It’s time to fish for big ‘uns

It’s big bass time across the country, and now is when it’s great to be on the water.

We’ve had a warmer-than-average winter and spring is popping earlier than normal. I’m hearing about spawning bass in Texas, Alabama and most of the southern states. In fact, we’ve got a lot of open water in northern states and bass are already showing signs of prespawn activity.

When approaching this time of the year you have to remember everything is focused around the spawn. This isn’t so much about going to your favorite lake and throwing your favorite baits. To catch big bass, you need to adjust your fishing approach and think about how to get the really large ones to bite.

My recent Bassmaster Elite event at Okeechobee is a classic example. The bass were spawning and we had to think about where they might spawn, where they were coming from and the transition areas they would use.

At Okeechobee, which is such a unique fishery, the fish were funneling between the reed beds. The lake has no depth change so the fish use the terrain instead of channels or contour line changes as they move into spawning areas.

That’s a key to finding big spawning fish. Sure, you want to look for beds on flats, but those transition areas are critical to finding the big females.

Mapping tools come into play and will guide you to potential areas, but then you have to find the right habitat that will hold the fish. For example, it might be grass beds, bushes, cattails, reeds or even boat docks that give you something to target.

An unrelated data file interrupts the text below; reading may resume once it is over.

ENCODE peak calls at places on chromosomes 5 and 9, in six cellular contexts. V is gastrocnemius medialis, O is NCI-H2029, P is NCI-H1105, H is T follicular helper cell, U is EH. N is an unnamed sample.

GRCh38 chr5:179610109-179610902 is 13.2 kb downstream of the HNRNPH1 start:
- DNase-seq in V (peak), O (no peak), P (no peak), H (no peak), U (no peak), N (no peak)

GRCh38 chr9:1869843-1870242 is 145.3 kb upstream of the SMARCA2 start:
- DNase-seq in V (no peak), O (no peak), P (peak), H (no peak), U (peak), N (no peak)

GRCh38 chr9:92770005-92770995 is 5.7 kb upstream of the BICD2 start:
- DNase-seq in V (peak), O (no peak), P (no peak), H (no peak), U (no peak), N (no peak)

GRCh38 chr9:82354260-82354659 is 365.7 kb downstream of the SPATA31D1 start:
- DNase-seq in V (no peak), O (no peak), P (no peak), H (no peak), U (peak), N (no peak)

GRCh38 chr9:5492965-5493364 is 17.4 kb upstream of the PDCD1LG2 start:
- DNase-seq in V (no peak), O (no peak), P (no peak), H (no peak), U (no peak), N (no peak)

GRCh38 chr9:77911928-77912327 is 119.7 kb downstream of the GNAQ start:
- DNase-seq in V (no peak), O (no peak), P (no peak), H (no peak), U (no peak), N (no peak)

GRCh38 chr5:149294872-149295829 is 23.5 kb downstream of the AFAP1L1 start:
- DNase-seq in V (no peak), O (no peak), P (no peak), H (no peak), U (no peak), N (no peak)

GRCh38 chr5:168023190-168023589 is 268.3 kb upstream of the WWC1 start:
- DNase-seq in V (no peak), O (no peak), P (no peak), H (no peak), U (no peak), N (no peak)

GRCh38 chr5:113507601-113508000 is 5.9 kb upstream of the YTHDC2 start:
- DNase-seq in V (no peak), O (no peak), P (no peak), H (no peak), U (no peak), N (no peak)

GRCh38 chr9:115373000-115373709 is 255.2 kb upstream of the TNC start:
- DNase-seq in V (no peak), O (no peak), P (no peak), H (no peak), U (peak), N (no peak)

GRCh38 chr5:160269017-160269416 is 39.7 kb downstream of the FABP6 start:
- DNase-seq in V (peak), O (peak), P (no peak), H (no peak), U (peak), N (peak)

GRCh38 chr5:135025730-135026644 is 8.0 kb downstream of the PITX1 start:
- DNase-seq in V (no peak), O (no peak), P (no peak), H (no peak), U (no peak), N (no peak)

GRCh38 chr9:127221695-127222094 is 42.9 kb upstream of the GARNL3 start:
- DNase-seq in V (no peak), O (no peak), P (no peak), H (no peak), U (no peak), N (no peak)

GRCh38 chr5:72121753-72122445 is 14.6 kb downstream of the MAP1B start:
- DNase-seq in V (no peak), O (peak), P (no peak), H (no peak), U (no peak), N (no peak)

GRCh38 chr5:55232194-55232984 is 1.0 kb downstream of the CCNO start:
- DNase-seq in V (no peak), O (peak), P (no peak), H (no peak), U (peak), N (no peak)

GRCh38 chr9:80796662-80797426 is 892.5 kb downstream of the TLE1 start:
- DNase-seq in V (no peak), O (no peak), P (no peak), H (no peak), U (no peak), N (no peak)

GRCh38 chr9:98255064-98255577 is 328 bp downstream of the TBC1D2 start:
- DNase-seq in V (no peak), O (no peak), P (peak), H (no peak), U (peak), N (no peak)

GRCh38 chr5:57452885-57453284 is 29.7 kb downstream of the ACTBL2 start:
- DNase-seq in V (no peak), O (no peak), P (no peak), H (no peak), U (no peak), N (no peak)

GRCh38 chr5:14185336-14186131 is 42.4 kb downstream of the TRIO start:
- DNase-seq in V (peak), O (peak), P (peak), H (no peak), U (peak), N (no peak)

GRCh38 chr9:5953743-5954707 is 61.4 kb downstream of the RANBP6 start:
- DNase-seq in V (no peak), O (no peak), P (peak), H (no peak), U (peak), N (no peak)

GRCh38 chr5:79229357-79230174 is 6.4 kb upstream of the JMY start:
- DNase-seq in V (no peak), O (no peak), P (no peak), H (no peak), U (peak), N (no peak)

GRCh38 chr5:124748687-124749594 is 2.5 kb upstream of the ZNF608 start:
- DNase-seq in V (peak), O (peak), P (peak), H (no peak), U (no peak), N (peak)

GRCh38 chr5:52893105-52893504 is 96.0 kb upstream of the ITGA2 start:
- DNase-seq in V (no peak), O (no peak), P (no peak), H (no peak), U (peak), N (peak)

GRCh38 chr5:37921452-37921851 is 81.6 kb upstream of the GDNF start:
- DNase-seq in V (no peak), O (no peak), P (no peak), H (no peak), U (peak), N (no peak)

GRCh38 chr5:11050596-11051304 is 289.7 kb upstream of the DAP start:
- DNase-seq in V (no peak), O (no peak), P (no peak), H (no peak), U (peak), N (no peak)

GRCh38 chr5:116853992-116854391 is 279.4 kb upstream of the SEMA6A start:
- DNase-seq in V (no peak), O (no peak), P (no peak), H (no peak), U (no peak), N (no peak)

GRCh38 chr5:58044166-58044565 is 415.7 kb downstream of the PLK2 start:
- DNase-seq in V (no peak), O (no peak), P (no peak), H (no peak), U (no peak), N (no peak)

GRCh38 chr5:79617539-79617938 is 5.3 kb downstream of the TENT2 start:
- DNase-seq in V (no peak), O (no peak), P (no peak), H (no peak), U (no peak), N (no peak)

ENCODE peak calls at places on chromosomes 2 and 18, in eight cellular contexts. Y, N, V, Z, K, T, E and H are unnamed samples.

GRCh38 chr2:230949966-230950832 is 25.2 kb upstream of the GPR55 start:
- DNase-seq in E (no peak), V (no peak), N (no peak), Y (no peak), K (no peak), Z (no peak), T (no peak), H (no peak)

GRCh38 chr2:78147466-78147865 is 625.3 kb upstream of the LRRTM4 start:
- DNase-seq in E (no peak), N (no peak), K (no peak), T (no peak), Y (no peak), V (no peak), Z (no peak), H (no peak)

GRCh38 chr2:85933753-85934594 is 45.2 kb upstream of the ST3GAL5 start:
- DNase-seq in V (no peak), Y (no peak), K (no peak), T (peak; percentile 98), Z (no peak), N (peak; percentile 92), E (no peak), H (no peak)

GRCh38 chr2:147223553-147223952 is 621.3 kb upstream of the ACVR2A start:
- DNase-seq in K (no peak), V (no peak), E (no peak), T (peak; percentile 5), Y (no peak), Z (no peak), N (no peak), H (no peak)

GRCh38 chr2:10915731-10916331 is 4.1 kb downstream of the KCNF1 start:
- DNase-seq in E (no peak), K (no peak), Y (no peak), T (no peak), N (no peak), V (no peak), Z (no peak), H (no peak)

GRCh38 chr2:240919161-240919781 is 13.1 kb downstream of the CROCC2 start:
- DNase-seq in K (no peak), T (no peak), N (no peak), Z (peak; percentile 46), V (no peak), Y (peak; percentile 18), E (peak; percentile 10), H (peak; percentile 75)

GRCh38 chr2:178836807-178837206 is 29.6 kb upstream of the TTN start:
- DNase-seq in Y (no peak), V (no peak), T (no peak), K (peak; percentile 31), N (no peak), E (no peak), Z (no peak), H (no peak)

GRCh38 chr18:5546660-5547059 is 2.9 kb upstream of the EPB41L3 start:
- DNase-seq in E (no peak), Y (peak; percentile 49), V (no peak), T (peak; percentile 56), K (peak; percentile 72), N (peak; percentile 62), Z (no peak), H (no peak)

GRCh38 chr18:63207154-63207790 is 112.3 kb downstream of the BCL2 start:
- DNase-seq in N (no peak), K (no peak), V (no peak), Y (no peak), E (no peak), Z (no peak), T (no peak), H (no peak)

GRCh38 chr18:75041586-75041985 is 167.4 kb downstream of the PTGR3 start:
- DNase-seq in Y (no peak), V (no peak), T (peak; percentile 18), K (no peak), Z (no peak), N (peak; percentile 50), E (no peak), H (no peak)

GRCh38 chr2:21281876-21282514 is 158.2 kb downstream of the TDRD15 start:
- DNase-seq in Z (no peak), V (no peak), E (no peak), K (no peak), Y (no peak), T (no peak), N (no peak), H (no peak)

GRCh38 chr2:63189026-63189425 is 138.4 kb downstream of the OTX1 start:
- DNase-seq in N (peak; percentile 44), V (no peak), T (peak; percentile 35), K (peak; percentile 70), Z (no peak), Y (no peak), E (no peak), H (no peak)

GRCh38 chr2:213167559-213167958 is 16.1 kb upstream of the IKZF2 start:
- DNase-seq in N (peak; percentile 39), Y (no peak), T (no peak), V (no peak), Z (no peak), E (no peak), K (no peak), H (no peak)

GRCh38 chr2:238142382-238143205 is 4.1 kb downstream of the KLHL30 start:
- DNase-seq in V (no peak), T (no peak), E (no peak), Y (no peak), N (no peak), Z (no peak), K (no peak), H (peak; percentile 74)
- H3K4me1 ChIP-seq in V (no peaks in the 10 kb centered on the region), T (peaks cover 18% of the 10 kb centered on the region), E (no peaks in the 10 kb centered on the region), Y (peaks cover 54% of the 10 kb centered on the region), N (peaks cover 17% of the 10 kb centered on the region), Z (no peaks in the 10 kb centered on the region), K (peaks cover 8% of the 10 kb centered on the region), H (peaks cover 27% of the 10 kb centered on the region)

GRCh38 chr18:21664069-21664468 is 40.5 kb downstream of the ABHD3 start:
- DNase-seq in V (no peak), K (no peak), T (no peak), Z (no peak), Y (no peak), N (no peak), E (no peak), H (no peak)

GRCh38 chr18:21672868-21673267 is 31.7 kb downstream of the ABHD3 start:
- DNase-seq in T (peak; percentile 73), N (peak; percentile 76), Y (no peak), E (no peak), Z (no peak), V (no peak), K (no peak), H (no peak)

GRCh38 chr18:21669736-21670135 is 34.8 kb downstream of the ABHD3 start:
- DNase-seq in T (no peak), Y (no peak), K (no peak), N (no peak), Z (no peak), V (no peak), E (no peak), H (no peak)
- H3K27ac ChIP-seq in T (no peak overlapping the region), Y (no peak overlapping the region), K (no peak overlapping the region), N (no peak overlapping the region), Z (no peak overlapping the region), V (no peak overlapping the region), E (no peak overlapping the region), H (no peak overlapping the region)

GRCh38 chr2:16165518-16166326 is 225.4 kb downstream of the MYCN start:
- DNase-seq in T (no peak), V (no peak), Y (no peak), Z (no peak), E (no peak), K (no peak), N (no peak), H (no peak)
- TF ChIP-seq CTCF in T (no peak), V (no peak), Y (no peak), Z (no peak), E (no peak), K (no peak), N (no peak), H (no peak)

And not every area is as good as it looks.

At Okeechobee, another key was to find areas with protection from the wind. That’s true wherever you fish; bass don’t like to spawn in exposed areas susceptible to wind-driven turbid water. That’s why you’re more likely to find bedding bass on the inside edge of habitat that protects them from the main lake.

And remember, not all lures or presentations will catch bigger bass.

In Florida, there were a multitude of keeper males in spawning areas. You could catch fish on smaller baits and finesse presentations, but that wasn’t going to get many big fish bites.

I caught 90 percent of my weighable bass on a heavy jig that I punched into heavy grass, cattails or mats and used a little lighter jig in the sparser cover. I knew that if I wanted to appeal to the 7 and 8 pounders, I had to give them something they would bite.

Most of the big ones – I weighed in an 8-5 one day – came on a 1-ounce Strike King Hack Attack Jig with a Magnum Rage Bug pitched in less than 2 feet of water. The females were cruising around those spawning areas but using the heavy cover as transition areas.

I know it seems odd to use those big baits in shallows and have them crash through the water column like a bowling ball. But the big spawners were focused on spawning so I had to trigger reactionary strikes.

I keyed on getting a few big bites rather than covering a lot of water, catch a number of bass and hope to run into a big one.

So remember that when you go out this spawning season: Alter your approach toward big fish in those transition areas and not get too concerned about generating a lot of bites from smaller bass.

‘Cause like I say, it’s all about the attitude!

Kevin VanDam's column appears weekly on You can also find him on FacebookTwitter and Instagram.